Motion Structures: about | gallery | software


'Motion structures' is an approach to explore and interact with time-based media, such as film, video, and motion graphics in a different way. We want to represent spatial and temporal transformations in a moving image sequence as a 3D shape. The transformation from a 2D image sequence to a 3D shape are done automatically by a custom software we wrote.

Such a shape encodes the changes in the positions of the objects in a frame, their movements, and spatial and temporal relations. Our goals are both to contribute to ongoing research in the artistic possibilities of 3D computer generated forms, and also offer a novel way to visualize moving image sequences. The outcome of the process are 3D digital objects which can be represented as images and also as 3D printed forms.

We want to thank Lev Manovich for his valuable suggestions and Gunalan Nadarajan for his comments at re-new 2013.


Motion structure generated from Charles Csuri’s “Hummingbird” (1967). 02:10. minutes, 1295 frames. This is a forward angle perspective captured from ImageJ 3D Viewer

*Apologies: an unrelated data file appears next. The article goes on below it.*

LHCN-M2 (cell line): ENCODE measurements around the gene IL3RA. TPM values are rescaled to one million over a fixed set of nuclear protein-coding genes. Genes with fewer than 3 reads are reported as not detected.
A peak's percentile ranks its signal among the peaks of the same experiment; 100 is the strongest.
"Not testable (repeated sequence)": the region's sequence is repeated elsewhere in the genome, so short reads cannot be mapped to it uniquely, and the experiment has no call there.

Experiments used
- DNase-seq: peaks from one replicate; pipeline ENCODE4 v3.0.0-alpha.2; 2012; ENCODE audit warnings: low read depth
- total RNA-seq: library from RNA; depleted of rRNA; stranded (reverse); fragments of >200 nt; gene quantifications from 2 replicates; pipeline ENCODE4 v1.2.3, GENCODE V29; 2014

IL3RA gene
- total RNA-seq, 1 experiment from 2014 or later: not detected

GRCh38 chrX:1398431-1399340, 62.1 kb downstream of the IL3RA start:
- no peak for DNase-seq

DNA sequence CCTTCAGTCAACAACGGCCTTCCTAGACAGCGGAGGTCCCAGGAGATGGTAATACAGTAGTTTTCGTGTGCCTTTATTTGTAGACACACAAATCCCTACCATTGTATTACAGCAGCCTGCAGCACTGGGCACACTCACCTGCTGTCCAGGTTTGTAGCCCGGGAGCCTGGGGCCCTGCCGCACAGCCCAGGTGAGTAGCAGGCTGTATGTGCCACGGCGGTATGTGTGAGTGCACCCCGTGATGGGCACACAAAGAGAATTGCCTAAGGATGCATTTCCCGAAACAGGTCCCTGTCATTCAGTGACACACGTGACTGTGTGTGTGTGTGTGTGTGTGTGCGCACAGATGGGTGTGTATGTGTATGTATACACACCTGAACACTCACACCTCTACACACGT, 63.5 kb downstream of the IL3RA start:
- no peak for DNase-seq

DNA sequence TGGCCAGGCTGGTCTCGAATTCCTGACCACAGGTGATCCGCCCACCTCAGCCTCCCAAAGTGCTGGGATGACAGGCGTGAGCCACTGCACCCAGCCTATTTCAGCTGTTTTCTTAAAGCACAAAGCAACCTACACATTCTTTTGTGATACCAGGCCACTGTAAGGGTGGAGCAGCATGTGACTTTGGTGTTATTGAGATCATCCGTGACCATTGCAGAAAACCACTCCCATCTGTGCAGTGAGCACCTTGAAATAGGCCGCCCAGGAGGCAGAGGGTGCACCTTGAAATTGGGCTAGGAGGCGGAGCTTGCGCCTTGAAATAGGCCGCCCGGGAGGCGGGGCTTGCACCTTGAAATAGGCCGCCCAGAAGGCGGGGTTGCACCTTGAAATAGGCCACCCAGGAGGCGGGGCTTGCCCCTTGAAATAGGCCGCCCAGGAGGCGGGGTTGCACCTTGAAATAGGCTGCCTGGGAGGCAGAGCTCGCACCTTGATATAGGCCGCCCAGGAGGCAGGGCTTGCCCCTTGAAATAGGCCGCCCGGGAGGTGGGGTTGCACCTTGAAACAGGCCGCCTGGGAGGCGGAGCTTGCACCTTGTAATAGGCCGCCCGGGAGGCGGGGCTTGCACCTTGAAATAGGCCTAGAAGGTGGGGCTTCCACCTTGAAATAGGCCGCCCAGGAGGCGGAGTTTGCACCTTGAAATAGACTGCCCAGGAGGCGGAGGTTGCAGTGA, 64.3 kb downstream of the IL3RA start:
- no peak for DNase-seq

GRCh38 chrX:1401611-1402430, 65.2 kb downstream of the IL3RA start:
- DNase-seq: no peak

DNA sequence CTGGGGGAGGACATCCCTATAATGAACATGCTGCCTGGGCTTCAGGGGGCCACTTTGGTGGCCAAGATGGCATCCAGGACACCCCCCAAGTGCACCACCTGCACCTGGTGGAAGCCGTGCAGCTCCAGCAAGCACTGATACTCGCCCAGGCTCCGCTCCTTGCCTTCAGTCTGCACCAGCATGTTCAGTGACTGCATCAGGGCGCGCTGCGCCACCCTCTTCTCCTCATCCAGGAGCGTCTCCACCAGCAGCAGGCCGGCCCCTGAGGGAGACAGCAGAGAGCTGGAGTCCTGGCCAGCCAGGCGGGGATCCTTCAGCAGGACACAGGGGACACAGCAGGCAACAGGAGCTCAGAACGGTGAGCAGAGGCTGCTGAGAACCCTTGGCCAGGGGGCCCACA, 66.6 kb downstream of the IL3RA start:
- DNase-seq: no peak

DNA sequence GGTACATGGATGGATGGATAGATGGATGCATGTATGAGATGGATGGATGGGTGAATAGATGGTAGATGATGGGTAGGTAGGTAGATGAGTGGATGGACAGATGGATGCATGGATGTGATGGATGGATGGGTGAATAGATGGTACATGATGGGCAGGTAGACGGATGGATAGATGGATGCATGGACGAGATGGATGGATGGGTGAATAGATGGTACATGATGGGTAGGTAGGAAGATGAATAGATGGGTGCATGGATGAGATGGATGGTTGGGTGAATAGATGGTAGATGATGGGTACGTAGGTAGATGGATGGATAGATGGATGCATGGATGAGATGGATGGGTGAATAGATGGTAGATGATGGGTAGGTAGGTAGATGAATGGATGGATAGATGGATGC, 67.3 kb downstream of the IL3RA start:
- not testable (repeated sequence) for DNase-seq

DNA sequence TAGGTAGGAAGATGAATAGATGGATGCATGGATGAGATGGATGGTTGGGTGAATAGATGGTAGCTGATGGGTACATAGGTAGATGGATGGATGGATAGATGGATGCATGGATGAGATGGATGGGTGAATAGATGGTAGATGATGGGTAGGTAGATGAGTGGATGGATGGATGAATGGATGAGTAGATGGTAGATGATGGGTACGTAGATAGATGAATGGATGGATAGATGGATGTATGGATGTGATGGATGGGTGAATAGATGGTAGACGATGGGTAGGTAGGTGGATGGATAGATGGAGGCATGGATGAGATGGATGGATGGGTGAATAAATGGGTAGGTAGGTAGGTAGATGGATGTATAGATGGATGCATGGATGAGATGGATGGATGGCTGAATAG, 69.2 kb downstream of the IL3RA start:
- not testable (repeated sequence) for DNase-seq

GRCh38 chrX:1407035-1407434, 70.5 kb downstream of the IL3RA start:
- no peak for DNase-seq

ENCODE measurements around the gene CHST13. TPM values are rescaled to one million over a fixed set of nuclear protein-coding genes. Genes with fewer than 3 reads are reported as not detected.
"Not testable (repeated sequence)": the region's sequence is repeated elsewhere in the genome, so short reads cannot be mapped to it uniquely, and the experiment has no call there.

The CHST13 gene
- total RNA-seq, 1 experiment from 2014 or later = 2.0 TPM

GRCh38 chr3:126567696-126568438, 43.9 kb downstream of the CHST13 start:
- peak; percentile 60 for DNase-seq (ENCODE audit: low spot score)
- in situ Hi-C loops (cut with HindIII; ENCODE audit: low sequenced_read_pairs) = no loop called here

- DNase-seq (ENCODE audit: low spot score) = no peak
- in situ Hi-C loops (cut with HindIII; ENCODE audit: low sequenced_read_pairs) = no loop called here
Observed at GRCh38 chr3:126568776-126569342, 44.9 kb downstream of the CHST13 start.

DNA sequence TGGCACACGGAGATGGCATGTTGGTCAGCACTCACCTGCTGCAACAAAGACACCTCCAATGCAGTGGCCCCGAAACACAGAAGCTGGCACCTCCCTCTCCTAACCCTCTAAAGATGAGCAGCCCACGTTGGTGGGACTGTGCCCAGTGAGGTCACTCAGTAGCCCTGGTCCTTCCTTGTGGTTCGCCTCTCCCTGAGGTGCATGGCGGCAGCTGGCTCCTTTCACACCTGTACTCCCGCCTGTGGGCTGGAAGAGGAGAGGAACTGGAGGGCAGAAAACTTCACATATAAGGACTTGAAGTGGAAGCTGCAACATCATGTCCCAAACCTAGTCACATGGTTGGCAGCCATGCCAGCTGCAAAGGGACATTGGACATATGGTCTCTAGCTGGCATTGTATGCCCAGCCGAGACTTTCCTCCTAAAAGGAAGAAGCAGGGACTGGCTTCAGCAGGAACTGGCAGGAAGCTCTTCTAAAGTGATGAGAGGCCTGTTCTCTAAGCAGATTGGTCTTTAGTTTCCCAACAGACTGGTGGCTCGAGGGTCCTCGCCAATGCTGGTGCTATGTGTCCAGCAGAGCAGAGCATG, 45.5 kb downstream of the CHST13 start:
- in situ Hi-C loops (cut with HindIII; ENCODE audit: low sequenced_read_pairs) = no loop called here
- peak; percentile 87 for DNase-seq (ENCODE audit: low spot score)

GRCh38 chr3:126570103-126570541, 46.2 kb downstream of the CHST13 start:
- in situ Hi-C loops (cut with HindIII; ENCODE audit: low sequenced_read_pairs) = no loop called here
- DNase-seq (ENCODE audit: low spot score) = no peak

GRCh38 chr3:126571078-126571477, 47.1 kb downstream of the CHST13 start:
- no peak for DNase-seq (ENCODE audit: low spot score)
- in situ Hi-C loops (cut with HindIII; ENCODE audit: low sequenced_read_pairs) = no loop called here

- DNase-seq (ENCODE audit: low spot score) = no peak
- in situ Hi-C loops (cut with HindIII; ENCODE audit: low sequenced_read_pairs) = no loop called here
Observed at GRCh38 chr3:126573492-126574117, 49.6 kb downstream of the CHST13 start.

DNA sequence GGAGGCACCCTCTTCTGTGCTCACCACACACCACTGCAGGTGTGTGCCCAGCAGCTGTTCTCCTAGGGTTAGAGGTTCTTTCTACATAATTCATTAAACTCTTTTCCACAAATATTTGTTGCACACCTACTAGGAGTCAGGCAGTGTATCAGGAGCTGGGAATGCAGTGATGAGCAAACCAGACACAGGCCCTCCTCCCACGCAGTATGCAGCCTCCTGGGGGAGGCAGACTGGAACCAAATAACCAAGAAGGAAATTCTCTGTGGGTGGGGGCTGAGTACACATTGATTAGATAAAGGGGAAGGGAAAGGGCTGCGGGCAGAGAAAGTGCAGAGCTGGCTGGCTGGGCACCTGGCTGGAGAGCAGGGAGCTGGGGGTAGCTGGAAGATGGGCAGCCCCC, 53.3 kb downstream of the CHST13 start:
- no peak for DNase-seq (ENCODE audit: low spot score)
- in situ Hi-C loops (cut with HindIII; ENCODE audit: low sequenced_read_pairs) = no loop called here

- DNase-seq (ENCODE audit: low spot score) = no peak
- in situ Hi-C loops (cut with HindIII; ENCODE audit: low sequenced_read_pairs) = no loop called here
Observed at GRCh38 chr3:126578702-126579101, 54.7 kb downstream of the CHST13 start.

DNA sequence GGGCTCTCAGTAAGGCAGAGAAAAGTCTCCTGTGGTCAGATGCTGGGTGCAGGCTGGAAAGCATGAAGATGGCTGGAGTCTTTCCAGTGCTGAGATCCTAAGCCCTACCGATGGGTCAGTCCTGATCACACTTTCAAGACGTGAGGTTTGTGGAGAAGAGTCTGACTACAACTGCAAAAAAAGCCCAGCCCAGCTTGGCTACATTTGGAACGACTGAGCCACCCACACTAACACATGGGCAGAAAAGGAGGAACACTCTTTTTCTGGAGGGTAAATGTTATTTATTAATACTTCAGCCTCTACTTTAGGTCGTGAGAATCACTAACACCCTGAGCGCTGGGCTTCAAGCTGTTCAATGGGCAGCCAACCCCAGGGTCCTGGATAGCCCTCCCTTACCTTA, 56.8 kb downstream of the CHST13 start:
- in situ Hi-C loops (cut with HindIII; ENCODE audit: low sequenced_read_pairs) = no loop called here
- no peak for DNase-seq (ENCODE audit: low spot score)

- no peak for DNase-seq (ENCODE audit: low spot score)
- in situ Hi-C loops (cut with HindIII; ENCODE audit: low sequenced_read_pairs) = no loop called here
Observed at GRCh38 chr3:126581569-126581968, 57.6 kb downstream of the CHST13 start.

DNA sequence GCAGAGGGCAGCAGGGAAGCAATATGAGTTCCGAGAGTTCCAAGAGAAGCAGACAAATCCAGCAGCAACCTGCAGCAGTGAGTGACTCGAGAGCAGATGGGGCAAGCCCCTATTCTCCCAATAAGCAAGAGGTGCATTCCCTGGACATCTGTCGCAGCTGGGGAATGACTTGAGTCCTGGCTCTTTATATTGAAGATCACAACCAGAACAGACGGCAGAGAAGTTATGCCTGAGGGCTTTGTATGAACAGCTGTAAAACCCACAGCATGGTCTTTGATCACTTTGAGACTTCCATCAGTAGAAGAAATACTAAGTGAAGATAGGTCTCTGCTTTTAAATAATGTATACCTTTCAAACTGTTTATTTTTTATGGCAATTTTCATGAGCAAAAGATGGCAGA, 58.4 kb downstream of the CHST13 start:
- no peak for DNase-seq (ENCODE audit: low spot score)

Motion structure generated from Peter Weibel’s “Endless Sandwich” (1969). 00:38 seconds, 378 frames. This is a forward angle perspective captured from ImageJ 3D Viewer

Motion structure of Bill Viola’s “Acceptance” (2008), generated in 2013. 02:03 minutes, equivalent to 1231 frames. This is a reverse angle perspective captured from ImageJ 3D Viewer, which means the first figure to the left is the last frame shown in the original video

In 2012 we have also started to 3D print motion structures, which would be called 'motion object'. The first of this series was created from the main title sequence of The Game of Thrones TV series.

The average brightness of the 110 frames that constitue the 5-second fragment is:
A perspective of the 'motion structure' and the resulting 'motion object':

More images are available and updated from the Flickr album and the Flickr group.


We build on top of the open-source software ImageJ (developed by Wayne Rasband at the National Institute of Mental Health, Maryland), which is mainly used for scientific imagery practices. We have created an ImageJ plugin that performs a series of operations that take as input a folder containing a sequence of frames. The script then automatically converts the images into 8-bit format, subtracts background, and finally runs the 3D viewer. From the 3D Viewer it is possible to save the result as static image, as 360-degree rotation movie, and to export it as a mesh surface.

Download our ImageJ macro here:
motionStructure-v2.txt (v. 0.2)
imageToObject.txt (v. 0.1)
Right-click the hyperlink and save it your hard drive. Then you can run it from ImageJ, from the menu Plugins / Macros / Run...

Project started in 2011 by Everardo Reyes-Garcia Paris, 2016